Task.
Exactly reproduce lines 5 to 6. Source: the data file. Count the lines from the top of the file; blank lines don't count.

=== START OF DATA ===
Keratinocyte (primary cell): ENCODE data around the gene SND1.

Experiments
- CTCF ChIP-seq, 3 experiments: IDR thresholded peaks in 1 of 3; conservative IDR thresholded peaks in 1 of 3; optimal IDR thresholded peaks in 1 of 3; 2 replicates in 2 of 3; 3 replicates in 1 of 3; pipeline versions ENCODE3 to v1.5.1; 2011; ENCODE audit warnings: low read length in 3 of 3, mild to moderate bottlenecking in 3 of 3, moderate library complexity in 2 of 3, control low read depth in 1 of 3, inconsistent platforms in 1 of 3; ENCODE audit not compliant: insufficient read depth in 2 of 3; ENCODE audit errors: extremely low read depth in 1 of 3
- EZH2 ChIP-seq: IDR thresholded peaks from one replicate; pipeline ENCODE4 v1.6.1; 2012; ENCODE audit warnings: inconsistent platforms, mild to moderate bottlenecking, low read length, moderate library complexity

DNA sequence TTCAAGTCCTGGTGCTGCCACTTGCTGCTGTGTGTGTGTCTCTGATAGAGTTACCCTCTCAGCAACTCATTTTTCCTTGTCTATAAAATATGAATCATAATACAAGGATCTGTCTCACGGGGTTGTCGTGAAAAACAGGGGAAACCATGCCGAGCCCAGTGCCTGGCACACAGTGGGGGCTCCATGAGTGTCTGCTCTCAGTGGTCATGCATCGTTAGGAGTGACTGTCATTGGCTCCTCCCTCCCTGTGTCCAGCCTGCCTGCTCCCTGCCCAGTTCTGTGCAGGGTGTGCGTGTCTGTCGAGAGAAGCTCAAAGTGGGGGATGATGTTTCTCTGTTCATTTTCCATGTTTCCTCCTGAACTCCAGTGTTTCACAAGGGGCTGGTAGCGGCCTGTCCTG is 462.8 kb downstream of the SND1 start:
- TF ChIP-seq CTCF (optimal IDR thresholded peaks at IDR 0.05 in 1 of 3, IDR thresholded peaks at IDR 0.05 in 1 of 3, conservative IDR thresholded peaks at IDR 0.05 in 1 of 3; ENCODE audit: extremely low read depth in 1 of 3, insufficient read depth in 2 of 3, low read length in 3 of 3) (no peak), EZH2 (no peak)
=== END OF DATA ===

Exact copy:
DNA sequence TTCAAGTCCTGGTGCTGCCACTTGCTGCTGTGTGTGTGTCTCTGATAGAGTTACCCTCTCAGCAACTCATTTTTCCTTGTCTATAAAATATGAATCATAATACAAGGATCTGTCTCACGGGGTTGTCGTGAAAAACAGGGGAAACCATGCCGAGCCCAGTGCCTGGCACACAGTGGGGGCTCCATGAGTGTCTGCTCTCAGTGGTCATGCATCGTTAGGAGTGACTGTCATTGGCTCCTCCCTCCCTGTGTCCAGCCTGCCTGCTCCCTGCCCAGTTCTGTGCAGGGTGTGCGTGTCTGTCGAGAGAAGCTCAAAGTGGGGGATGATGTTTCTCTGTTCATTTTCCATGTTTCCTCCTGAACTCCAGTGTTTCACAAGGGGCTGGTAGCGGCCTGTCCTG is 462.8 kb downstream of the SND1 start:
- TF ChIP-seq CTCF (optimal IDR thresholded peaks at IDR 0.05 in 1 of 3, IDR thresholded peaks at IDR 0.05 in 1 of 3, conservative IDR thresholded peaks at IDR 0.05 in 1 of 3; ENCODE audit: extremely low read depth in 1 of 3, insufficient read depth in 2 of 3, low read length in 3 of 3) (no peak), EZH2 (no peak)